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Money Roundup: Planners Have an Edge, Information Overload, and More

Some of the best recent investing and personal finance articles from around the web.

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Filling in the Missing Pieces

A comment made by comedian and actor Kevin Pollack — “nobody dabbles at dentistry” — has been making the rounds on the blogosphere, highlighted by marketing blogger Seth Godin and investment blogger Tadas Viskanta in recent posts.

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Money Roundup: Strong-Economy Selloffs, The Lessons of Market History, and More

Some of the more interesting/helpful recent investing and personal finance articles from around the web.

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What to Remember at a Time Like This

"People need to be reminded more often than they need to be instructed." – Samuel Johnson

For some investors, the last few months have been unsettling. After reaching an all-time high of 2,931 on September 20th, the S&P 500 has fallen 20%, closing at 2,351 on Christmas eve.

At times like this, it’s helpful to remember:

For a very long time, the market’s trend has been positive. (Read Investing With the Long-Term in Mind.)

One of the best tweets I’ve ever seen that makes this point so well is this one from Morgan Housel.

The market’s upward path has not been smooth. Instead, the stock market cycles between bull markets and bear markets. It’s just how the market works. And, while past performance doesn’t guarantee future performance, it is helpful to remember that bull markets have lasted longer than bear markets and they’ve added more value than bear markets have taken away.

Attempting to time the market is unwise, and unnecessary. (Read Resisting the Temptation of Market Timing.) Relying on hunches, intuition, or any other subjecive criteria to make changes to your portfolio is usually a recipe for financial and emotional pain. The objective signals built into Dynamic Asset Allocation and now Fund Upgrading 2.0 that tell you when to change asset classes (in the case of DAA) or move to cash with a portion of your portolio (in the case of Fund Upgrading 2.0) make such guesswork completely unnecessary.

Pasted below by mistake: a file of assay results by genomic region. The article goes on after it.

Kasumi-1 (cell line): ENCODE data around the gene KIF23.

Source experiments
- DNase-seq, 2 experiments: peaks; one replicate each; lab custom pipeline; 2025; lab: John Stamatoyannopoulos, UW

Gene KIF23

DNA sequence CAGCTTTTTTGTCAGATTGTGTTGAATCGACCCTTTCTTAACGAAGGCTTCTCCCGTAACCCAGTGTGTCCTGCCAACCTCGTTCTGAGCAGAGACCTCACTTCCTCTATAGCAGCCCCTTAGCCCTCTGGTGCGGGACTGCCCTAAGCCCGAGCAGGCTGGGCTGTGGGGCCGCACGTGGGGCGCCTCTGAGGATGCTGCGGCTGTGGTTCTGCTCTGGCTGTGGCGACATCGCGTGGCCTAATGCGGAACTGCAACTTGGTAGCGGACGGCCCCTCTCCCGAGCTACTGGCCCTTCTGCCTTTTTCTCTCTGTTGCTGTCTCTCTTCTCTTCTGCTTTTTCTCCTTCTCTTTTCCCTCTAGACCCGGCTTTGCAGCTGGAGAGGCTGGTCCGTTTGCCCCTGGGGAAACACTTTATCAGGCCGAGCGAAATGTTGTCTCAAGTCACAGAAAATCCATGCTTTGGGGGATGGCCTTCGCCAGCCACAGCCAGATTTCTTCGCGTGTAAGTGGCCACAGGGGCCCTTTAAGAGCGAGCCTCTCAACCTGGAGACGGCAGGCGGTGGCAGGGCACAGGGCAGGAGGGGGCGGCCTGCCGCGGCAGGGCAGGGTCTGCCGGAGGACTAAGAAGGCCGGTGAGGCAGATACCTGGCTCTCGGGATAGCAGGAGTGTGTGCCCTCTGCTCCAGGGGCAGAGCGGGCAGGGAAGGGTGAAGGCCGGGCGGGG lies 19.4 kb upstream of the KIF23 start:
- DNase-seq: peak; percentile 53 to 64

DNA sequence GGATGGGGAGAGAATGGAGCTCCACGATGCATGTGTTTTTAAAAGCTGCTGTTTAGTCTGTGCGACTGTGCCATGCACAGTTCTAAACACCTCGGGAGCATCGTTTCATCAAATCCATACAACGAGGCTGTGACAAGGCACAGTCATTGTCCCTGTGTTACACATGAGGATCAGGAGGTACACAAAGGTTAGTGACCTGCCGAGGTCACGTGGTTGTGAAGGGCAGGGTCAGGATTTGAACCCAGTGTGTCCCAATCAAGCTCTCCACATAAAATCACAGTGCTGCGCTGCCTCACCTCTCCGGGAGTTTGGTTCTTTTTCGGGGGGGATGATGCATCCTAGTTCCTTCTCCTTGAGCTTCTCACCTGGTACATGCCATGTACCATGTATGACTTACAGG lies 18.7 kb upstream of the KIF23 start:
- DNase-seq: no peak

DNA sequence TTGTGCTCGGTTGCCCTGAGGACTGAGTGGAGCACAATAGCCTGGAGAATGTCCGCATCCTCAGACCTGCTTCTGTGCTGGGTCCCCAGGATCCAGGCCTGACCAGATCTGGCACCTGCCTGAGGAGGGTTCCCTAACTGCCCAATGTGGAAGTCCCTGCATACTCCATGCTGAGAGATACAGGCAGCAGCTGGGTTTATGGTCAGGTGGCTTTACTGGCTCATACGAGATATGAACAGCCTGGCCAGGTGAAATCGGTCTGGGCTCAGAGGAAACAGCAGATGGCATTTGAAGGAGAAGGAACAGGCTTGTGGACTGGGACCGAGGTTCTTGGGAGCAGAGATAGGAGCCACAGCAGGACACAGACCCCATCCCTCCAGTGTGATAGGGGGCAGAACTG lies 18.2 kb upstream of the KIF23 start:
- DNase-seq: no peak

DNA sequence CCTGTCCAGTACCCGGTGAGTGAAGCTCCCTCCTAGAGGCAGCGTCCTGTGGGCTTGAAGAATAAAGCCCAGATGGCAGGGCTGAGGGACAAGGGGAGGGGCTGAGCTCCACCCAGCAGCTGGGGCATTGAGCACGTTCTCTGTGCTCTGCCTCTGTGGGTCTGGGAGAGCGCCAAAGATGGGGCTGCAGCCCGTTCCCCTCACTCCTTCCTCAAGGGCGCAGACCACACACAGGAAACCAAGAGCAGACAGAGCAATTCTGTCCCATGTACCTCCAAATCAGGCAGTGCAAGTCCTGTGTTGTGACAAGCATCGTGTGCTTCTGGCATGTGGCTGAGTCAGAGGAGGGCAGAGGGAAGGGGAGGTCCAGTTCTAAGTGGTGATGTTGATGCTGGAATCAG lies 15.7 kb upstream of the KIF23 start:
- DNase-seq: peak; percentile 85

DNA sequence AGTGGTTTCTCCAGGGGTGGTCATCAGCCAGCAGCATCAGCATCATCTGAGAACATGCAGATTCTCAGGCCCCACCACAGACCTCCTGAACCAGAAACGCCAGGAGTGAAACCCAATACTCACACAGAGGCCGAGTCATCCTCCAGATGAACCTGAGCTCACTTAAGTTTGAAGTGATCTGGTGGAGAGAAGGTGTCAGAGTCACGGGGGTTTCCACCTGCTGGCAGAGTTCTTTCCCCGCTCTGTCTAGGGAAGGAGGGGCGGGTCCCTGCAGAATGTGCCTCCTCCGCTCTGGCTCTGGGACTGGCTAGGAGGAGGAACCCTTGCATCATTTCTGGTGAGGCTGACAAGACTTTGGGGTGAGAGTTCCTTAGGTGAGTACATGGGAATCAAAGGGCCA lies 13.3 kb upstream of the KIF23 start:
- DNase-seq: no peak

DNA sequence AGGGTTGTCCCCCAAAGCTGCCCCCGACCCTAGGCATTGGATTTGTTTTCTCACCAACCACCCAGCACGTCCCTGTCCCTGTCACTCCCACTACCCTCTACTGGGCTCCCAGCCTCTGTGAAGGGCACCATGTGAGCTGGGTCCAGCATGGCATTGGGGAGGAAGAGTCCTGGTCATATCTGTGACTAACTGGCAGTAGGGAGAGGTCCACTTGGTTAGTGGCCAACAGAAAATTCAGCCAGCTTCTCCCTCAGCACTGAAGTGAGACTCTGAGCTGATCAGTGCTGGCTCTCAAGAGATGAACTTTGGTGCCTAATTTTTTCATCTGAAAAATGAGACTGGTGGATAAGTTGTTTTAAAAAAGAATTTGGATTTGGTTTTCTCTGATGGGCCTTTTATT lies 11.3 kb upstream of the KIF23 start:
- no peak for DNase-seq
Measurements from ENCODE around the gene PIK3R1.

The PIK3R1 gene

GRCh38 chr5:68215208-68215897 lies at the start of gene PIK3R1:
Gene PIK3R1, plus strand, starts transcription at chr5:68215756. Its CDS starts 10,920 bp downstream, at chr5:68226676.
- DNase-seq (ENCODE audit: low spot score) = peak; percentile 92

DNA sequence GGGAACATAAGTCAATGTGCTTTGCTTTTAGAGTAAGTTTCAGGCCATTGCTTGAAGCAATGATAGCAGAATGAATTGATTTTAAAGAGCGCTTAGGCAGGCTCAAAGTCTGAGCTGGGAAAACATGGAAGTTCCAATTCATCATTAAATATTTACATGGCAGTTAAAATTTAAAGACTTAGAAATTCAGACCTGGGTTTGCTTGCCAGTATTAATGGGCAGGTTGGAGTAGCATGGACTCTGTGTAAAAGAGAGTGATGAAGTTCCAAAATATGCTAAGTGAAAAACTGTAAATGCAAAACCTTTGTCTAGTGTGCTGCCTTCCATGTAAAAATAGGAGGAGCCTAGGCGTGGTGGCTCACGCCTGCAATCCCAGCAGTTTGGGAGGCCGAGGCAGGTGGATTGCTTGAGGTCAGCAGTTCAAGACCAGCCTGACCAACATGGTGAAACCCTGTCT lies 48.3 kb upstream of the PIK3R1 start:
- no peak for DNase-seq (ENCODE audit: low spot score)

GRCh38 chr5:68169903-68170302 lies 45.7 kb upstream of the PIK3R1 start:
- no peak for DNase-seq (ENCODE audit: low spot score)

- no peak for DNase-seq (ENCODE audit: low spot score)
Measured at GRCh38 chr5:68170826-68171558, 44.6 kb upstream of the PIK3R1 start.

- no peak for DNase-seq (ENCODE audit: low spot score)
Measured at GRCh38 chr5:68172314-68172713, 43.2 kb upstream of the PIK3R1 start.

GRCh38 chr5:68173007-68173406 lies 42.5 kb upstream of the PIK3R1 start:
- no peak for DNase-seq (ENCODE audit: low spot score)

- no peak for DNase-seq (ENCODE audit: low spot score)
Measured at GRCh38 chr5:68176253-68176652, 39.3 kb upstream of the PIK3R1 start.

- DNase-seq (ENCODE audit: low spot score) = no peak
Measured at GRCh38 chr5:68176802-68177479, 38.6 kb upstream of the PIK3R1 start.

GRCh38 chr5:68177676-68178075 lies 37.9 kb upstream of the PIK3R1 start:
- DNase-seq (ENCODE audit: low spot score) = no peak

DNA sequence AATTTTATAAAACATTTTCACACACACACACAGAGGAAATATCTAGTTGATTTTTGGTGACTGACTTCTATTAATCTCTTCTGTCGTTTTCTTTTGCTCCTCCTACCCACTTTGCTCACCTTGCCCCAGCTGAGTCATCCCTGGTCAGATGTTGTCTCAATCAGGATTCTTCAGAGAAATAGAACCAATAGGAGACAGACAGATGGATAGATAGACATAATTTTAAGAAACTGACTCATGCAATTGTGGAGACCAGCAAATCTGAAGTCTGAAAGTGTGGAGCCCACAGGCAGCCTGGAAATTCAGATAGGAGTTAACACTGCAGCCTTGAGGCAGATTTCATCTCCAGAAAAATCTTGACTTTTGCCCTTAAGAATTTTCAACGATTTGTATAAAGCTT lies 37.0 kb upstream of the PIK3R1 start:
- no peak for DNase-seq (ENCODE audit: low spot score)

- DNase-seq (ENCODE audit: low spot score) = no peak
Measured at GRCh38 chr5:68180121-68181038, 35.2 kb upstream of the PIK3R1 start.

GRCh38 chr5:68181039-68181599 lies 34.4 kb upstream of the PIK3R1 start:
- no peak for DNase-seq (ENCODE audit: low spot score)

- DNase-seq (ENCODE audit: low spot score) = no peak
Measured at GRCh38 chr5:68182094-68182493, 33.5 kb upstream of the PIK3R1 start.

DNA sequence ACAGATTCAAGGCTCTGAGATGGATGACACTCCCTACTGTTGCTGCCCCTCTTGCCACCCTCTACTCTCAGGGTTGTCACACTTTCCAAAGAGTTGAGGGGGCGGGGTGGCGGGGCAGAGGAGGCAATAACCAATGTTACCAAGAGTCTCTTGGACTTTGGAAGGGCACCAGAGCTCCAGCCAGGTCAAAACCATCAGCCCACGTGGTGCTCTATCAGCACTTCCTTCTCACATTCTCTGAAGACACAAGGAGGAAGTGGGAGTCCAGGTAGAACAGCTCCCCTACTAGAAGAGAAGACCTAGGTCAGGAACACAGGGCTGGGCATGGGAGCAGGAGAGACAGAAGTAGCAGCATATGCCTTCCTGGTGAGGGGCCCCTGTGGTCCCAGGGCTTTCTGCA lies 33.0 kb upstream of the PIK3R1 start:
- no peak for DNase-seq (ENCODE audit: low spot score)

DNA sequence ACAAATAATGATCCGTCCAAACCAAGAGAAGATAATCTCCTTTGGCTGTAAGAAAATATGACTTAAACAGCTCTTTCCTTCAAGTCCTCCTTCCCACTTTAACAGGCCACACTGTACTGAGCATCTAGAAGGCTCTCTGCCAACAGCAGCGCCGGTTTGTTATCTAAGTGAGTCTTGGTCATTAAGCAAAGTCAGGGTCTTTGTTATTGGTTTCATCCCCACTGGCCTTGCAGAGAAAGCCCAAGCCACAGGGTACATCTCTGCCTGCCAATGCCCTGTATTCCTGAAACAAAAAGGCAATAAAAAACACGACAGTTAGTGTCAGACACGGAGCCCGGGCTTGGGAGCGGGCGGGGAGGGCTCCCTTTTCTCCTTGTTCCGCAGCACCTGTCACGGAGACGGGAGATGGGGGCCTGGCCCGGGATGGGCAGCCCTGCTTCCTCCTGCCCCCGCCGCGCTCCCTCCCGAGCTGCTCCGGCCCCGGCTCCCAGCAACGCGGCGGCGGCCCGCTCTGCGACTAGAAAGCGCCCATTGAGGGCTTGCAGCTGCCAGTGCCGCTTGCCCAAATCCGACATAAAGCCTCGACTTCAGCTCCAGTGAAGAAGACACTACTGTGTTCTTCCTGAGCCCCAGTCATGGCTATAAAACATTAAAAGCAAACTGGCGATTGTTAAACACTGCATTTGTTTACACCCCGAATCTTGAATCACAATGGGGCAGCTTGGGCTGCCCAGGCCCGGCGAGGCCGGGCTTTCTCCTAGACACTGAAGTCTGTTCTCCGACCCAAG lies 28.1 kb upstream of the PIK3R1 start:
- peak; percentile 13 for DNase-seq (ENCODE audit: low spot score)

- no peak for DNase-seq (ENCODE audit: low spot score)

Loss feels worse than gain feels good. (Read Learning to Accept Some Losses.) I don’t know why God designed us this way, but it’s a demonstrated fact that most people feel worse about losses than they feel good about wins. Keeping that in mind can help us feel the pain of a market downturn and keep moving forward with our plan.

Our investment portfolio is not the source of our security. (Read The Importance of Thinking Really Long-Term.)

At times like this, I take comfort — and I hope you do as well — by remembering:

  • That the market’s long-term trend has been positive.
  • That the market has achieved its long-term gains not by taking a smooth upward path, but by cycling between bull markets and bear markets.
  • That attempting to time the market is unwise, and unnecessary.
  • That it’s part of our human design to feel the pain of loss more acutely than the pleasure of gain.
  • And most of all, that for those who have placed their faith in Christ, our ultimate security is not found in our investment portfolio; it’s found in our relationship with Jesus. He assures us that He knows our needs and He promises to provide for us.

What have you found helpful in navigating the market’s recent volatility?